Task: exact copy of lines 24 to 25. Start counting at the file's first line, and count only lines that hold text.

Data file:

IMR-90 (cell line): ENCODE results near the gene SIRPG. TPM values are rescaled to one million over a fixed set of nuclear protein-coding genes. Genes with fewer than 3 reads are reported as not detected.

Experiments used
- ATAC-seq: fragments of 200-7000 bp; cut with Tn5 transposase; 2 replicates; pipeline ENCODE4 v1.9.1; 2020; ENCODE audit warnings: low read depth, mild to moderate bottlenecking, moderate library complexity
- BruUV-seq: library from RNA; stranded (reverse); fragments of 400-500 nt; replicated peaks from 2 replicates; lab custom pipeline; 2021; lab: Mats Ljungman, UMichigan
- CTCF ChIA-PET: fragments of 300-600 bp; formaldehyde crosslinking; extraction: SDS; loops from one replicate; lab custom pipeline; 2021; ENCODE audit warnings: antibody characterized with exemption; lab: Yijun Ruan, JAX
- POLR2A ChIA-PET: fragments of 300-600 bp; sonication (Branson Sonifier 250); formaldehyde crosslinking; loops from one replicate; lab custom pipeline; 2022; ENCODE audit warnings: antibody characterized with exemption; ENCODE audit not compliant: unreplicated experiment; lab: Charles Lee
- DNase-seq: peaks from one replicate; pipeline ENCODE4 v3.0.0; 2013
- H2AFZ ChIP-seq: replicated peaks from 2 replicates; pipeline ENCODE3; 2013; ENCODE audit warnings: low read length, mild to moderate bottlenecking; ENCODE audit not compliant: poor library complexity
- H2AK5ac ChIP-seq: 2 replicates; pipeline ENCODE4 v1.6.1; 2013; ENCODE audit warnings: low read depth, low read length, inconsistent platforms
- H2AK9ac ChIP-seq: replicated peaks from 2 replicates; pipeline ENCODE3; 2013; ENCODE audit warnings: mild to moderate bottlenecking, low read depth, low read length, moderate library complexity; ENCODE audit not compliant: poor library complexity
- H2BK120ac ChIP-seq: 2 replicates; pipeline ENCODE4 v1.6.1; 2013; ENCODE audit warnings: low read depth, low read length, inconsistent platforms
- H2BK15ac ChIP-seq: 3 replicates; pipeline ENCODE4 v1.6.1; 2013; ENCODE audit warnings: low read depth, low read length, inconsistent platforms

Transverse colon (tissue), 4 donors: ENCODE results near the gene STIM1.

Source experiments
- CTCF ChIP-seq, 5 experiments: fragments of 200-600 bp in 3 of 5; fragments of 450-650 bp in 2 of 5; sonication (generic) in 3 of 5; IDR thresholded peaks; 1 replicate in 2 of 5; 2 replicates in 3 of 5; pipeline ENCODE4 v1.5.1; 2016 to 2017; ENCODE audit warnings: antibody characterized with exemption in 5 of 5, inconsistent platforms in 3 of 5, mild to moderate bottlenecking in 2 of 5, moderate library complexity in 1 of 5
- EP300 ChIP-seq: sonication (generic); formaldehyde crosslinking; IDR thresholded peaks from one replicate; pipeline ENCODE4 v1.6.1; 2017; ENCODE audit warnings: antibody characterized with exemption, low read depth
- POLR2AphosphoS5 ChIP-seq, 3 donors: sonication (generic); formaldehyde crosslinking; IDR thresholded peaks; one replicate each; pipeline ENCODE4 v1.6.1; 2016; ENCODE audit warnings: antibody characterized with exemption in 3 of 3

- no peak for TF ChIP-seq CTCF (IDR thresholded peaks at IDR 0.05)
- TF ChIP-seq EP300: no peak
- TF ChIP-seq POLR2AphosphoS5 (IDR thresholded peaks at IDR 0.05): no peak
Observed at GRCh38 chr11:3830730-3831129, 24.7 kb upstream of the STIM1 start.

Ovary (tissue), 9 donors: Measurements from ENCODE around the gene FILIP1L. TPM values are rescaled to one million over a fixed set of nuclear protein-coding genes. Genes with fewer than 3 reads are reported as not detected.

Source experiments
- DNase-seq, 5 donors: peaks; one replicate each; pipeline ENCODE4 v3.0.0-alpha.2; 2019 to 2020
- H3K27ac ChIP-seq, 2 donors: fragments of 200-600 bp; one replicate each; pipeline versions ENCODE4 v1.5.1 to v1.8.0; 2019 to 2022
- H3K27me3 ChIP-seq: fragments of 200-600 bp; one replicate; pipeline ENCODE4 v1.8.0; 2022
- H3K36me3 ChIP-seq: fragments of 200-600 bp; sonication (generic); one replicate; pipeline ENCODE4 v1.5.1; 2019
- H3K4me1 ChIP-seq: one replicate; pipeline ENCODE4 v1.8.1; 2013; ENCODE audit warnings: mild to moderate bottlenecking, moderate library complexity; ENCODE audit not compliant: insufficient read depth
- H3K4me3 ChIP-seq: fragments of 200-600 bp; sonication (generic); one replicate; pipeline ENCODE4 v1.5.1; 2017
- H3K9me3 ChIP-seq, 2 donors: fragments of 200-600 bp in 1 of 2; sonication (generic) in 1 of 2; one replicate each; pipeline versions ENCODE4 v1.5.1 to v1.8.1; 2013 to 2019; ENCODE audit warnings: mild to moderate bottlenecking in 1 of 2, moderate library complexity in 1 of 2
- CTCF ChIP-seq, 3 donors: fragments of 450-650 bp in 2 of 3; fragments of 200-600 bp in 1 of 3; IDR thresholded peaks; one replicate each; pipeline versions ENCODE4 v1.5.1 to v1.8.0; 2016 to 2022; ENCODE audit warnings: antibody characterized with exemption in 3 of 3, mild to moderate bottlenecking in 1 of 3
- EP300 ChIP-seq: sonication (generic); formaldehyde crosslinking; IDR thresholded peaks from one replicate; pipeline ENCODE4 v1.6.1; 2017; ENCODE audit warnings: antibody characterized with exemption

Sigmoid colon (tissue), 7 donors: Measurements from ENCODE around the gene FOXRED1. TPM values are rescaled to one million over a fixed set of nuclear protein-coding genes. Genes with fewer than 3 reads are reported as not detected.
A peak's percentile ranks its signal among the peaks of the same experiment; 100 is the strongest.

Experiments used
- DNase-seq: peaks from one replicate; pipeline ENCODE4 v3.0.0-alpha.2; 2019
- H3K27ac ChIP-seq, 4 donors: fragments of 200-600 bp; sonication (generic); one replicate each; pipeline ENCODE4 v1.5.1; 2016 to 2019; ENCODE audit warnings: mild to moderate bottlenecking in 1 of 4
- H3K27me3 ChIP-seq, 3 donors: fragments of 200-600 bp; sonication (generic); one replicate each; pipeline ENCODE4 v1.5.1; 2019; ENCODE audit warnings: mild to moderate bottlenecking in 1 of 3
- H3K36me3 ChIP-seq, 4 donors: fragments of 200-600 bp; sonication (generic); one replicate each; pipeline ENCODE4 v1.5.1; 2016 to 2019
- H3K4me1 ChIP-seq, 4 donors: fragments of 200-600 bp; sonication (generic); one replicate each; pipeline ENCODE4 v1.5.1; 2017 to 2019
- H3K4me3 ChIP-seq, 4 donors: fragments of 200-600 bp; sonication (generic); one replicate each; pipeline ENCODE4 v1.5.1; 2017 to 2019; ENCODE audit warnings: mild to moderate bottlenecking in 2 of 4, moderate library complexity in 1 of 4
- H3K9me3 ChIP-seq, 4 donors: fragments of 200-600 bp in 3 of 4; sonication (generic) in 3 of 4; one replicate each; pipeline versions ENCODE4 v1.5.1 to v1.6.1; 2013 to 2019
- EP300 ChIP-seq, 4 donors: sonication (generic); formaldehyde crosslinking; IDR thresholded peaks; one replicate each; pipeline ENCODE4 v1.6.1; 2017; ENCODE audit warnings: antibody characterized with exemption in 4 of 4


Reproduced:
- DNase-seq, 5 donors: peaks; one replicate each; pipeline ENCODE4 v3.0.0-alpha.2; 2019 to 2020
- H3K27ac ChIP-seq, 2 donors: fragments of 200-600 bp; one replicate each; pipeline versions ENCODE4 v1.5.1 to v1.8.0; 2019 to 2022